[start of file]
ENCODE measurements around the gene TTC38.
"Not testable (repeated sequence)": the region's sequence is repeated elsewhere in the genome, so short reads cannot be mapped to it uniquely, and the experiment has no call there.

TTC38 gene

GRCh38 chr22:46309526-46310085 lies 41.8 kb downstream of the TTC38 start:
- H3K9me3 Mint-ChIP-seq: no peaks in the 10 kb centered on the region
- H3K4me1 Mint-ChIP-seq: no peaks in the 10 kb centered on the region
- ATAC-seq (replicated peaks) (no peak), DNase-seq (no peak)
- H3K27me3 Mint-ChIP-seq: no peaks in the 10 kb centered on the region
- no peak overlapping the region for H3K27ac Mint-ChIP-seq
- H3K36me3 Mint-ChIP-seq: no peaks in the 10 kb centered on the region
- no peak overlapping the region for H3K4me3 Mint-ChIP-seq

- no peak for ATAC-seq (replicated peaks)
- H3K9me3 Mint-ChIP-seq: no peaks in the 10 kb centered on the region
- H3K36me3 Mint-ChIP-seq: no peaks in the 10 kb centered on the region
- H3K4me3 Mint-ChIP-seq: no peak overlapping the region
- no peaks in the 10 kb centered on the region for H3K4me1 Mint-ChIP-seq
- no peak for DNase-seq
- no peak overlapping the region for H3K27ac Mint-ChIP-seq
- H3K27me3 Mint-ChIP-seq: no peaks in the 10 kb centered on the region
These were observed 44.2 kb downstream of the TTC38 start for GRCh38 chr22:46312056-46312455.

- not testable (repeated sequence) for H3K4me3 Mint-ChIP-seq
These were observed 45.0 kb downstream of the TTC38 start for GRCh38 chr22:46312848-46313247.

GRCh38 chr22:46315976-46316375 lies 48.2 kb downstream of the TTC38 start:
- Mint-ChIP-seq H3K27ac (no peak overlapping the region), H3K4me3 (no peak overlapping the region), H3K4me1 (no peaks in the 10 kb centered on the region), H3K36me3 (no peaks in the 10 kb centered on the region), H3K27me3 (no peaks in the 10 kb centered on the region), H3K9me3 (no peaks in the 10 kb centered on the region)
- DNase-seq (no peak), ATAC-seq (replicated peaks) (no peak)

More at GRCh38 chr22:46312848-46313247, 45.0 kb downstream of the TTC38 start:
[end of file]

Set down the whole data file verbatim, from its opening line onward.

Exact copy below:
ENCODE measurements around the gene TTC38.
"Not testable (repeated sequence)": the region's sequence is repeated elsewhere in the genome, so short reads cannot be mapped to it uniquely, and the experiment has no call there.

TTC38 gene

GRCh38 chr22:46309526-46310085 lies 41.8 kb downstream of the TTC38 start:
- H3K9me3 Mint-ChIP-seq: no peaks in the 10 kb centered on the region
- H3K4me1 Mint-ChIP-seq: no peaks in the 10 kb centered on the region
- ATAC-seq (replicated peaks) (no peak), DNase-seq (no peak)
- H3K27me3 Mint-ChIP-seq: no peaks in the 10 kb centered on the region
- no peak overlapping the region for H3K27ac Mint-ChIP-seq
- H3K36me3 Mint-ChIP-seq: no peaks in the 10 kb centered on the region
- no peak overlapping the region for H3K4me3 Mint-ChIP-seq

- no peak for ATAC-seq (replicated peaks)
- H3K9me3 Mint-ChIP-seq: no peaks in the 10 kb centered on the region
- H3K36me3 Mint-ChIP-seq: no peaks in the 10 kb centered on the region
- H3K4me3 Mint-ChIP-seq: no peak overlapping the region
- no peaks in the 10 kb centered on the region for H3K4me1 Mint-ChIP-seq
- no peak for DNase-seq
- no peak overlapping the region for H3K27ac Mint-ChIP-seq
- H3K27me3 Mint-ChIP-seq: no peaks in the 10 kb centered on the region
These were observed 44.2 kb downstream of the TTC38 start for GRCh38 chr22:46312056-46312455.

- not testable (repeated sequence) for H3K4me3 Mint-ChIP-seq
These were observed 45.0 kb downstream of the TTC38 start for GRCh38 chr22:46312848-46313247.

GRCh38 chr22:46315976-46316375 lies 48.2 kb downstream of the TTC38 start:
- Mint-ChIP-seq H3K27ac (no peak overlapping the region), H3K4me3 (no peak overlapping the region), H3K4me1 (no peaks in the 10 kb centered on the region), H3K36me3 (no peaks in the 10 kb centered on the region), H3K27me3 (no peaks in the 10 kb centered on the region), H3K9me3 (no peaks in the 10 kb centered on the region)
- DNase-seq (no peak), ATAC-seq (replicated peaks) (no peak)

More at GRCh38 chr22:46312848-46313247, 45.0 kb downstream of the TTC38 start: